Vail councilman blames self for missing ballot | VailDaily.com
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Vail councilman blames self for missing ballot

Ruth Moon
Vail, CO Colorado
Mark Gordon
ALL |

EAGLE COUNTY, Colorado ” The numbers are in, and would-be Democratic candidate Mark Gordon is out, just eight signatures shy of making it to the primary ballot in August.

Only 122 signatures that Vail town councilman Gordon turned in last Thursday were valid, and 130 were needed for him to challenge incumbent County Commissioner Peter Runyon for the Democratic nomination, said Eagle County Clerk and Recorder Teak Simonton.

Gordon said he could have verified his petition signatures before turning them in, but did not.

“Obviously I’m disappointed, but the fault is mine,” he said. “I’m a big boy. When I mess up I take responsibility for it.”

Nine petition signatures were disqualified because they were not registered voters and 47 were disqualified because they were registered with a different party or gave an address different from the one under which they were registered to vote.

Unaffiliated primary contestants are allowed 10 days to collect additional signatures if their ballot signatures are invalid, but party candidates are not, Simonton said.

“The party system is not trying to encourage people to gain access to the party ballot using that method [of petitioning]. They prefer people to go through the commissioning process,” Simonton said. “It’s a little bit inconsistent.”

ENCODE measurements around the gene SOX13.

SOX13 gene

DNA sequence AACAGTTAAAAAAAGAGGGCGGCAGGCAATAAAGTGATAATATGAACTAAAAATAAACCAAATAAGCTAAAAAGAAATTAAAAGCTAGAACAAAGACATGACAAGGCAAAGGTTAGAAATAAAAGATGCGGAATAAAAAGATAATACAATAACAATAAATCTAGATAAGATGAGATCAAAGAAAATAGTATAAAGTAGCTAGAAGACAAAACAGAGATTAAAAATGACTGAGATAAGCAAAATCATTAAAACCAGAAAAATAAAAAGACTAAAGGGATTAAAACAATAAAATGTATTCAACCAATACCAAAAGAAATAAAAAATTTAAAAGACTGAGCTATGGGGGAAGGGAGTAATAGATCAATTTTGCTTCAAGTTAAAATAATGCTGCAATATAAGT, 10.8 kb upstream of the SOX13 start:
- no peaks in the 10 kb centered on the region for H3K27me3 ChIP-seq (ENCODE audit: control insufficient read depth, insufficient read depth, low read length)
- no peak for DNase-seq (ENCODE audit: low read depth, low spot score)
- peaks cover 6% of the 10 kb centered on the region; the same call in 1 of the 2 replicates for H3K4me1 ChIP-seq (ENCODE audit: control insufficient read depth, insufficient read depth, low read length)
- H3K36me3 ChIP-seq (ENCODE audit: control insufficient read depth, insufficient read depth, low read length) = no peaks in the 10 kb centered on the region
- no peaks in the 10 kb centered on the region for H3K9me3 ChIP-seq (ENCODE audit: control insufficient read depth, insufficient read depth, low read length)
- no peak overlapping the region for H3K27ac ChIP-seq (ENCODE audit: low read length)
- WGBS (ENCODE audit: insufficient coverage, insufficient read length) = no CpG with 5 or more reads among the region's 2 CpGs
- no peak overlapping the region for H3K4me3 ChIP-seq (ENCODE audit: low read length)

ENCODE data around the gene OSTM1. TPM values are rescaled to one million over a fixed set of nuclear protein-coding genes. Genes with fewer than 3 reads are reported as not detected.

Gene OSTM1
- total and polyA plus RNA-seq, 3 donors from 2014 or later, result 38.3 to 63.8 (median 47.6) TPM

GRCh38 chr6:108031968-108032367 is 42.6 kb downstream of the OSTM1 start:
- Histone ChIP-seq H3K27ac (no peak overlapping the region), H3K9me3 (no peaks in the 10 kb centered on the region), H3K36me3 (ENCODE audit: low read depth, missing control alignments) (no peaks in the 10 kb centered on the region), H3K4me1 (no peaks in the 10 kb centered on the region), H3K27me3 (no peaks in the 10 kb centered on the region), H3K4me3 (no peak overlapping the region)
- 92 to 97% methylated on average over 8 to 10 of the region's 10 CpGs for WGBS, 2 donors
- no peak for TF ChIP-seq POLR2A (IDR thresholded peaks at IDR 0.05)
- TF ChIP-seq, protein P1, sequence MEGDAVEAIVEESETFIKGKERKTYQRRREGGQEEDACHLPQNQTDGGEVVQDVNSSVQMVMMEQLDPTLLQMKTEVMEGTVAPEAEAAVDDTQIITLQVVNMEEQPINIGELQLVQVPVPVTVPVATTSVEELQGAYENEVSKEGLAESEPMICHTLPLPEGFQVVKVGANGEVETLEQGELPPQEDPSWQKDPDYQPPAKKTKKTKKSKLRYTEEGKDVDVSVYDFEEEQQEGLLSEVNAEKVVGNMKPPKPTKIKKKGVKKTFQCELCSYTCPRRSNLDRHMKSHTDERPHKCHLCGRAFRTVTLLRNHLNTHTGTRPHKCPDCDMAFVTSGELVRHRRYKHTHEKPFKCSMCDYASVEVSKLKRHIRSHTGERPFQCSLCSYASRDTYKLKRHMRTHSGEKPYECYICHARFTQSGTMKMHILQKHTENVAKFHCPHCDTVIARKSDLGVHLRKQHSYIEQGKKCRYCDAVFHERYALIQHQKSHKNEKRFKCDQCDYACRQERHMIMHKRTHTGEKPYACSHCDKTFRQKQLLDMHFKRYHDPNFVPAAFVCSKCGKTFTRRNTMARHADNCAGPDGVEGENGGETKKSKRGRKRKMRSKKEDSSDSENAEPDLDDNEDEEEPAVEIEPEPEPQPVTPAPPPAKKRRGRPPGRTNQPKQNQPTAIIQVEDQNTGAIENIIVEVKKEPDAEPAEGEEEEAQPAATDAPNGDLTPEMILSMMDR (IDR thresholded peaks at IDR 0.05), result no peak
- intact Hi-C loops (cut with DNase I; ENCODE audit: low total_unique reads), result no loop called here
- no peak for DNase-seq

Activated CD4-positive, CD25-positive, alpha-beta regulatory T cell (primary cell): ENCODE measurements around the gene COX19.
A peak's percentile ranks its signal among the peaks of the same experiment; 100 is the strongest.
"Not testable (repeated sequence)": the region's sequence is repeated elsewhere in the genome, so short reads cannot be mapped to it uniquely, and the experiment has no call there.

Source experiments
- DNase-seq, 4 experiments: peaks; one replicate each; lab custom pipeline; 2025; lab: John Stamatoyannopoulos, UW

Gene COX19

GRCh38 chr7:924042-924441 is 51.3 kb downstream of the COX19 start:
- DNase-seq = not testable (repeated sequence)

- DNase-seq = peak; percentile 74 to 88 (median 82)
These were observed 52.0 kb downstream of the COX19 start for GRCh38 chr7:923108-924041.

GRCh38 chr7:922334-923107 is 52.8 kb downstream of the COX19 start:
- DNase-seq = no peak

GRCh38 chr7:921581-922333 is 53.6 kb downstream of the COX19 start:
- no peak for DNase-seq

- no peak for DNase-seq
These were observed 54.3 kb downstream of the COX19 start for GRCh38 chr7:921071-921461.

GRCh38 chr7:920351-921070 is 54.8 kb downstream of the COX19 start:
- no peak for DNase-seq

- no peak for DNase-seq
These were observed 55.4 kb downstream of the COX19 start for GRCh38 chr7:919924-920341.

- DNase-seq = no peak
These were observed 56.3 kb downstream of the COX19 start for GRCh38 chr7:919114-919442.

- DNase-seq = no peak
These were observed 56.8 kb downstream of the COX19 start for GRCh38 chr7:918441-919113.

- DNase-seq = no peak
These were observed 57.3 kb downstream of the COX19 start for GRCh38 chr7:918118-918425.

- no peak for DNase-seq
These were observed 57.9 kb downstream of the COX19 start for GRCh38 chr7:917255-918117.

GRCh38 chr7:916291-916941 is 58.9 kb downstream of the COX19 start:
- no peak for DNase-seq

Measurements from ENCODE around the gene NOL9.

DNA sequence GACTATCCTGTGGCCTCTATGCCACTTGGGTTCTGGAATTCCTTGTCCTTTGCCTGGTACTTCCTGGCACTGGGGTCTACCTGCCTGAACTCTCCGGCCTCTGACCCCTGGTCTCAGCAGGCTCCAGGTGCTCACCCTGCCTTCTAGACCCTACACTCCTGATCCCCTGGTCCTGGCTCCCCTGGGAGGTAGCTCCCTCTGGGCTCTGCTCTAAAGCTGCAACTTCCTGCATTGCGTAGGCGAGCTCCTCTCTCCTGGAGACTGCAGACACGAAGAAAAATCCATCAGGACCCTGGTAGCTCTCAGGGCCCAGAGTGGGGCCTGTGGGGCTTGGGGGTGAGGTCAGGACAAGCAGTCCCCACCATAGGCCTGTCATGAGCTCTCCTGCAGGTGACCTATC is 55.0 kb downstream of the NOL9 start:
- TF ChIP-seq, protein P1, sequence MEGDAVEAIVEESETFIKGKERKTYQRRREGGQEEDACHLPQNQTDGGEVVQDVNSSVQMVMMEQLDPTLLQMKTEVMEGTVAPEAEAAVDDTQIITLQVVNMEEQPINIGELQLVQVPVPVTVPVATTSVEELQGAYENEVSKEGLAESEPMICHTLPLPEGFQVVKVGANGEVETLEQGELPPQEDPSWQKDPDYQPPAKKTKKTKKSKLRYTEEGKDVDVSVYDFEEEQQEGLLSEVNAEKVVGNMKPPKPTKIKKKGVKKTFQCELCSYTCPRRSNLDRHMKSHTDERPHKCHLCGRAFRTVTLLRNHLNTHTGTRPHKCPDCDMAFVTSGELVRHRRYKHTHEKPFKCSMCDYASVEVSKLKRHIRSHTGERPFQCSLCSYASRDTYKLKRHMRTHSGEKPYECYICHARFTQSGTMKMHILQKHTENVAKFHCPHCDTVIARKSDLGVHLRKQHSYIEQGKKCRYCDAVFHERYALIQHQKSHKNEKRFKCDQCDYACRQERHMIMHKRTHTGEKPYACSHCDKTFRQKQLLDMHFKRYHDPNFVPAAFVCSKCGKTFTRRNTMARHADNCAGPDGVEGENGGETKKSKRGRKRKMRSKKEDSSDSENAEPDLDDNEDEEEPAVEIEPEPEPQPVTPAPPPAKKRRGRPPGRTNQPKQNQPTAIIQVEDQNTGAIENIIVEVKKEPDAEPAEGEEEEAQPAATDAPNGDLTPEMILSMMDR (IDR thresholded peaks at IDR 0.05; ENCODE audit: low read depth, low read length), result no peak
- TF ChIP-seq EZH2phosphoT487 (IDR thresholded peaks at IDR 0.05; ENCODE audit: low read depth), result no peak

Runyon, who represents the upper Vail Valley, said Gordon’s failure to make the ballot will make his campaign against Republican challenger Dick Gustafson easier.

“It absolutely gives me some breathing room. I’m only going to be running one campaign rather than two,” Runyon said. “I can concentrate on getting reelected.”

Eagle County Democratic Party vice-chair New New Wallace said the party is pleased that Gordon did not make the ticket.

“Anytime you have a primary it makes things a little more contentious,” Wallace said. “The fact that he didn’t make it on just makes this election a little easier for the Democrats to win.”

Gordon has plans for the remainder of his term on the Vail town council but does not know if he will run again for commissioner or for reelection on the town council.

“I learned a lot by talking to the people of the county collecting my 180 signatures and there are many things people in the county want that I will be able to help accomplish with my seat on the council, such as municipal-county cooperation,” he said.

Gordon is a freelance writer for an auto Web site and plans to write more frequently since he did not make it to the primary. “I promise the people of Eagle County I will not be sitting out on a street corner begging,” he said.

With Gordon’s failure to get on the ballot, all commissioner primaries in Eagle County will be uncontested this year, Simonton said.

Colorado law states that candidates cannot move to the general election unless nominated in the primary, so there will still be a primary election this year, she said.

Gustafson, an independent entrepreneur who served as county commissioner from 1985 to 1993, is running as the District 1 Republican candidate for county commissioner.

The primary will be held August 12.


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